What Democrats Learned From the DeVos Vote

After barely missing the chance to take down a Cabinet nomination, can Democrats break through?

Environmental Protection Agency chemist Wayne Whipple speaks to a crowd gathered in Chicago on Monday to protest the nomination of Scott Pruitt for administrator of the agency.
AP Photo/Carla K. Johnson
Jason Plautz
Add to Briefcase
Jason Plautz
Feb. 7, 2017, 8 p.m.

Hav­ing pushed Betsy De­Vos’s Edu­ca­tion sec­ret­ary nom­in­a­tion to the brink, Sen­ate Demo­crats are look­ing to see if they can rep­lic­ate their play­book against oth­er nom­in­ees.

With votes com­ing up this week on at­tor­ney gen­er­al pick Jeff Ses­sions, Treas­ury nom­in­ee Steven Mnuchin, and Health and Hu­man Ser­vices pick Tom Price, Demo­crats will once again flood the zone with speeches and delay tac­tics to rally op­pos­i­tion. And after a flurry of con­stitu­ent phone calls brought at­ten­tion to De­Vos across the Sen­ate, Demo­crats say they could use state-by-state pres­sure to push some mod­er­ates on nom­in­ees like Scott Pruitt, Pres­id­ent Trump’s pick to lead the En­vir­on­ment­al Pro­tec­tion Agency.

Al­though Demo­crats were un­suc­cess­ful in stop­ping De­Vos, they forced Vice Pres­id­ent Mike Pence to cast an un­pre­ced­en­ted tie-break­ing vote and cast a glar­ing spot­light on De­Vos’s views on pub­lic edu­ca­tion.

Sen. Debbie Stabenow said that Demo­crats were also heartened that they had pushed the nom­in­a­tion pro­cess in­to Feb­ru­ary.

“The dif­fer­ence was an op­por­tun­ity to see De­Vos and oth­ers and learn about them, and in the case of De­Vos to or­gan­ize and gal­van­ize,” said Stabenow. “We know we don’t have the votes on our own to stop these nom­in­ees. We do have the ca­pa­city to give time so that cit­izens can par­ti­cip­ate and ex­press them­selves.”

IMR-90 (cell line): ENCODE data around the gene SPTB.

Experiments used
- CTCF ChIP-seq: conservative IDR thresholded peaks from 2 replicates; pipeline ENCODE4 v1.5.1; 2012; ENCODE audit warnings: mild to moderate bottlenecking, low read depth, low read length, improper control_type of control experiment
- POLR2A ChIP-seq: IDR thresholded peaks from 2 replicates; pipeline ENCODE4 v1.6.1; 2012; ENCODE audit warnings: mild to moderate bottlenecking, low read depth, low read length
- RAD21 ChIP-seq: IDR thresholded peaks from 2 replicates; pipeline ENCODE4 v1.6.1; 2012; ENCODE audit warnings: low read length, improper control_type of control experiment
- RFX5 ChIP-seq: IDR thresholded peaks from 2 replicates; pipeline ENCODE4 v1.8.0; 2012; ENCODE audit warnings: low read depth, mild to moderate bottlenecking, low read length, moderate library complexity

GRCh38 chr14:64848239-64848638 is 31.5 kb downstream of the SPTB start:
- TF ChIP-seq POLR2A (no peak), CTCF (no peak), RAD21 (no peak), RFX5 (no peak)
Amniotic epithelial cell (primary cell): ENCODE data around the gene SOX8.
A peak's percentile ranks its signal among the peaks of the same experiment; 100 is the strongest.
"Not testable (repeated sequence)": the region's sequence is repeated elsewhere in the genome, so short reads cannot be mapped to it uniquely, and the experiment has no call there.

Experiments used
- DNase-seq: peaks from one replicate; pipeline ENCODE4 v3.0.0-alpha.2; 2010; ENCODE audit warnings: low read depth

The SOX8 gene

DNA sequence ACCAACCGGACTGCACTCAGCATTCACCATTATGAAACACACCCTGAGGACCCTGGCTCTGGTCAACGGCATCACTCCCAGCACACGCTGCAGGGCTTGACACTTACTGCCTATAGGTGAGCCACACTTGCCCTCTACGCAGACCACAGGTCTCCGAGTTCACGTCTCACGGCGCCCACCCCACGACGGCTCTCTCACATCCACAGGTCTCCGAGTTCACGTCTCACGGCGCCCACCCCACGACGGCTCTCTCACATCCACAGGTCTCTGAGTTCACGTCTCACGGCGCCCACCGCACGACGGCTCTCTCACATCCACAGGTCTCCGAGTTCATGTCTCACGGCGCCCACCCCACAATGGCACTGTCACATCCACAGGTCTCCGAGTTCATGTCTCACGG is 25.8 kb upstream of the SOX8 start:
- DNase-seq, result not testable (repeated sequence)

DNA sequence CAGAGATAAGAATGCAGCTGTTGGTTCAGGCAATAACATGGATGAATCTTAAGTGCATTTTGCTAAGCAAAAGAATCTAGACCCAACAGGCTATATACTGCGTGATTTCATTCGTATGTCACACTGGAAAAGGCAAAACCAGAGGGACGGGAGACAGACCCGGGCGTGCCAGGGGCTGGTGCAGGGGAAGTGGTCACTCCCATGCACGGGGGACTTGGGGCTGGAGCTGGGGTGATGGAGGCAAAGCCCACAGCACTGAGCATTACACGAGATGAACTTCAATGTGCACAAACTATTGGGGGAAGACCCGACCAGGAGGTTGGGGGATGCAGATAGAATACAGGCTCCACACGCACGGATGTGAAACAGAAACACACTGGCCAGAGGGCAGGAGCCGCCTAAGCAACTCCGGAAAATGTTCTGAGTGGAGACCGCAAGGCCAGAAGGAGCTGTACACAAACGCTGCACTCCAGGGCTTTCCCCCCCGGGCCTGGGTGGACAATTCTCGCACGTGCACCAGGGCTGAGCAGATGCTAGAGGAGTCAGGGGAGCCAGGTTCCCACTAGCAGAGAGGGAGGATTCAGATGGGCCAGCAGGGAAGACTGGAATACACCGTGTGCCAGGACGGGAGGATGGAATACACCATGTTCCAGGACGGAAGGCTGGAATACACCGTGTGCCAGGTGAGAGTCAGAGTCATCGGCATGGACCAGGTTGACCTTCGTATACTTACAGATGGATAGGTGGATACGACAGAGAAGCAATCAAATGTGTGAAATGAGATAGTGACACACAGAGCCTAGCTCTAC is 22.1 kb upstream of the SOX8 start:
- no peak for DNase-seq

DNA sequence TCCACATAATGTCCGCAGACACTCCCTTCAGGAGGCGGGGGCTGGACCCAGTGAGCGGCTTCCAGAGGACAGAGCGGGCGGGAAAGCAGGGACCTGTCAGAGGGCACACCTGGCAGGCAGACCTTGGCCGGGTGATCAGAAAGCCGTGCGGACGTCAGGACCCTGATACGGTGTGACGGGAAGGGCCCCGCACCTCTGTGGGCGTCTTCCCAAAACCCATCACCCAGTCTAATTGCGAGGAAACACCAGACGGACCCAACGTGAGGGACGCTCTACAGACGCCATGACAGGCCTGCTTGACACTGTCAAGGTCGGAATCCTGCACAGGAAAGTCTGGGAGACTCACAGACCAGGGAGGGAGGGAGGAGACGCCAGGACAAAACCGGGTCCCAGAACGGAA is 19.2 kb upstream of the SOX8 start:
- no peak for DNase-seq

Minor­ity Lead­er Chuck Schu­mer on Tues­day prom­ised “long de­bates,” but didn’t say wheth­er he’d force the Sen­ate to keep run­ning the full 30-hour clock. But Re­pub­lic­ans have countered that the slow walk is set­ting back the new ad­min­is­tra­tion.

“The Demo­crats are clearly sore losers, and they re­fuse to listen to the Amer­ic­an people, who on Elec­tion Day said, ‘We’re sick and tired of the delays that we’ve been hav­ing in Wash­ing­ton,’” Sen. John Bar­rasso told re­port­ers.

The odds are against flip­ping three Re­pub­lic­ans to beat any nom­in­ee, or even gin­ning up the same level of op­pos­i­tion.

The cam­paign against De­Vos was ac­cel­er­ated after Re­pub­lic­an Sens. Susan Collins and Lisa Murkowski an­nounced op­pos­i­tion, sud­denly put­ting a de­feat in­to play. There are few signs that there are enough swing votes to block any of the nom­in­ees set to reach the floor.

Sev­er­al Demo­crats said there was one clear les­son from the past week: Con­stitu­ents mat­ter. Murkowski said she had “heard from thou­sands, truly thou­sands, of Alaskans,” and Collins told re­port­ers that there was “an out­pour­ing” of re­sponse, but cla­ri­fied that it was both for and against De­Vos.

Demo­crat­ic Sen. Thomas Carp­er said that was a les­son that could be ap­plied to Pruitt’s nom­in­a­tion, which could reach the floor next week.

“I know Re­pub­lic­ans are un­der a lot of pres­sure from their lead­er­ship, the ad­min­is­tra­tion, and I’m sure their fun­ders to toe the party line,” Carp­er said. “But I was just re­minded of how im­port­ant it is that they hear from real people in their state, people that they know, people that they trust.”

Much as ad­voc­ates tried to paint De­Vos as un­qual­i­fied to lead the Edu­ca­tion De­part­ment be­cause of her lack of ex­pos­ure to pub­lic schools, Demo­crats and en­vir­on­ment­al­ists have been try­ing to paint Pruitt as fun­da­ment­ally op­posed to the EPA’s ba­sic mis­sion of en­vir­on­ment­al pro­tec­tion. Pruitt has sued the agency 14 times and has prom­ised to roll back fed­er­al reg­u­la­tions, al­though he has said he would not cur­tail en­vir­on­ment­al en­force­ment.